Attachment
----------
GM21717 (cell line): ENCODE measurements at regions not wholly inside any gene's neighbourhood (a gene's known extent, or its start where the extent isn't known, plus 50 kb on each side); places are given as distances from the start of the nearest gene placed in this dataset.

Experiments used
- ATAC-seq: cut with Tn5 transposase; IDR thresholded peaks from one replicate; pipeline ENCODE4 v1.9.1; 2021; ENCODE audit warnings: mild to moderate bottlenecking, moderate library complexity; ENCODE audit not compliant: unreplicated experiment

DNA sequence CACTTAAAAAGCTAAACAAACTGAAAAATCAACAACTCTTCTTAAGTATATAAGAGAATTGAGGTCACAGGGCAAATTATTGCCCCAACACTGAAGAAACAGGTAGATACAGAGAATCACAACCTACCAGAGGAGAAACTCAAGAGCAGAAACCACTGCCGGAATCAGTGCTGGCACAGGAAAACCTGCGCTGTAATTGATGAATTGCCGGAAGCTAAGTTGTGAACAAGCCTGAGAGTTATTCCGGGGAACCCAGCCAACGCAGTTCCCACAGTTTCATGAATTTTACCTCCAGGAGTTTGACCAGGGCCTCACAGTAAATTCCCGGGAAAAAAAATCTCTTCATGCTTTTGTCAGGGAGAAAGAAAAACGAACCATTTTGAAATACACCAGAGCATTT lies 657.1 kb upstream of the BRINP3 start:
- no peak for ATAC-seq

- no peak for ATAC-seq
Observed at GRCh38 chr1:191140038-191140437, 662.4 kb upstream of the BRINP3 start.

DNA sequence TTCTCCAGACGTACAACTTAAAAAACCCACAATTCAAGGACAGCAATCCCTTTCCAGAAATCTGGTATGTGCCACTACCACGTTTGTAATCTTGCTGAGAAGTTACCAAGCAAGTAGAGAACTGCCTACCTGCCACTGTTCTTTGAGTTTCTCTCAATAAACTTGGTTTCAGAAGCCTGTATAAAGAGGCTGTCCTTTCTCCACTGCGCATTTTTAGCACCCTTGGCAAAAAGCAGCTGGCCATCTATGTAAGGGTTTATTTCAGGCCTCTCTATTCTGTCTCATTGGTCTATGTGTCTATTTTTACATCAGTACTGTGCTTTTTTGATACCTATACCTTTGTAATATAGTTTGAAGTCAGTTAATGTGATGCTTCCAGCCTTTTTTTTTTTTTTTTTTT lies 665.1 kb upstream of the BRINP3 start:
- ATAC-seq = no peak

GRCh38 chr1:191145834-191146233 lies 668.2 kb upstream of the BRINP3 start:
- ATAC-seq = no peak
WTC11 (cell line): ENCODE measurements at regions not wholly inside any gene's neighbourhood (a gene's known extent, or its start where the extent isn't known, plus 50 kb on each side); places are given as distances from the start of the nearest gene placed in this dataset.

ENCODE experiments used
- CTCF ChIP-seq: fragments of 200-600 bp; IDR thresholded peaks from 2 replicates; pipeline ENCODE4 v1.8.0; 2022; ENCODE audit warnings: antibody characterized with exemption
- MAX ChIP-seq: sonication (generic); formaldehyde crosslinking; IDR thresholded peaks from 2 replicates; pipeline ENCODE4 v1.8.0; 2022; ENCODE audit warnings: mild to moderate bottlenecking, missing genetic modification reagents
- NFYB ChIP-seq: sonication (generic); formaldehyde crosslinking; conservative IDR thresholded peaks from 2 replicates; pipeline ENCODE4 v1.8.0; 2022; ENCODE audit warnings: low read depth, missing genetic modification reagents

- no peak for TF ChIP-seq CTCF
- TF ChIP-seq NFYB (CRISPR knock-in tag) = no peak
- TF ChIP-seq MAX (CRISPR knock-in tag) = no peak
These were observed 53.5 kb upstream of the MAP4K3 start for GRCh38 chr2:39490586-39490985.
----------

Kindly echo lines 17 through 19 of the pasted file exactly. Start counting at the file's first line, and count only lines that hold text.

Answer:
- no peak for TF ChIP-seq CTCF
- TF ChIP-seq NFYB (CRISPR knock-in tag) = no peak
- TF ChIP-seq MAX (CRISPR knock-in tag) = no peak